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We assessed how assemblages of spiders were structured in small Hawaiian tropical forest fragments (Hawaiian, kipuka) within a matrix of previous lava flows, over both space (sampling kipuka of different sizes) and time (comparison with a similar study from 1998). Standardized hand-collection by night was carried out in May 2016. In total, 702 spiders were collected, representing 6 families and 25 (morpho-)species. We found that the number of individuals, but not species richness, was highly correlated with the area of sampled forest fragments, suggesting that kipuka act as separate habitat islands for these predatory arthropods. Species richness was significantly lower in the lava matrix outside the kipuka compared to the kipuka habitats, although there was no statistical difference in species composition between the two habitats, largely because of similarity of non-native species in both habitats. Over the last 20 years, the abundance of non-native spider species substantially increased in both kipuka and lava habitats, in marked contrast to the vegetation that has remained more intact. With endemicity of terrestrial arthropods reaching over 95% in native forests, non-native predatory species present a critical challenge to the endemic fauna.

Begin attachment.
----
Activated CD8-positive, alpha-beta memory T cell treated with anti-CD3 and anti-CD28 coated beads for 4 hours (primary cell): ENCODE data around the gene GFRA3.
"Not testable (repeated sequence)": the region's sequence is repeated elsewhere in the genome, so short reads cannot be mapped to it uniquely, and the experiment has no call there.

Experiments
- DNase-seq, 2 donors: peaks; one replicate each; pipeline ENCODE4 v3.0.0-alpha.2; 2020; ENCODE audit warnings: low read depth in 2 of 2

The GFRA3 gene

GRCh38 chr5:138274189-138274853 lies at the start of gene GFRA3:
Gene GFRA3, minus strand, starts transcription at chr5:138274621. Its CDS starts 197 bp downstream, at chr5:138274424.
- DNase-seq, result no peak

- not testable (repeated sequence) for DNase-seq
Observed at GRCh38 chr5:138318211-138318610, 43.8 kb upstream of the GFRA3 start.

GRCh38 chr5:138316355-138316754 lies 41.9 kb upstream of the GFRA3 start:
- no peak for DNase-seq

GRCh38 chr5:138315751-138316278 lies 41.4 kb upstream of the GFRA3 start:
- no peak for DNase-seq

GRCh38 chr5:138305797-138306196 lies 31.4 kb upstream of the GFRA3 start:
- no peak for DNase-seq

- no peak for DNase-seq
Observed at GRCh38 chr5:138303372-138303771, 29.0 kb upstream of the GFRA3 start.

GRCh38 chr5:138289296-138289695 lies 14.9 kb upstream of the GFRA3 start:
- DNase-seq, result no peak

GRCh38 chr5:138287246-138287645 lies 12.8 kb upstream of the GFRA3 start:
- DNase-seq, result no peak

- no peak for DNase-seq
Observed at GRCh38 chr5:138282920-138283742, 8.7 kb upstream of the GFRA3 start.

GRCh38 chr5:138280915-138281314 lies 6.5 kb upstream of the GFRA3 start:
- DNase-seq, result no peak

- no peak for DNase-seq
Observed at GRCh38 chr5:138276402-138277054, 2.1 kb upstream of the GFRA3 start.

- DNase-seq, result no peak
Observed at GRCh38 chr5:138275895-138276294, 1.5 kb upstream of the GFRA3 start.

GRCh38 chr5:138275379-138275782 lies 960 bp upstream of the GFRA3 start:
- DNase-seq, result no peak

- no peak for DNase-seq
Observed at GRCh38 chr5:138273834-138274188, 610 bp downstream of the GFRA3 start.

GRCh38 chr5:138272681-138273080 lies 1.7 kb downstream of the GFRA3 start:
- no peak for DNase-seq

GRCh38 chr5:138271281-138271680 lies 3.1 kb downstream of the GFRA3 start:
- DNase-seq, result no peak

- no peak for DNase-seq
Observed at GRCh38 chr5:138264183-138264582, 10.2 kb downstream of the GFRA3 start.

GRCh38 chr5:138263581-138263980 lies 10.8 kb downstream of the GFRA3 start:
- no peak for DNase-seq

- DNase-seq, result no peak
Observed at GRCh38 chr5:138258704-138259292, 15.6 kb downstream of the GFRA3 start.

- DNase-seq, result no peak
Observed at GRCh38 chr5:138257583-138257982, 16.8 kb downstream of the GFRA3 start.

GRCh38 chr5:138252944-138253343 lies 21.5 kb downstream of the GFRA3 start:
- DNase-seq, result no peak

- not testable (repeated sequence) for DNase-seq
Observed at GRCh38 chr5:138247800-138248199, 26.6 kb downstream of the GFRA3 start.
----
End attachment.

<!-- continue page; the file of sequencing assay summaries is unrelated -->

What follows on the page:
Araneae, Diachronic study, Island
Entomology | Forest Sciences
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This work is licensed under a Creative Commons Attribution 4.0 License.
Roderick, G. K.,
Gullespie, R. G.,
Price, D. K.
Non-Native Spiders Change Assemblages of Hawaiian Forest Fragment Kipuka Over Space and Time. In Matt Hill,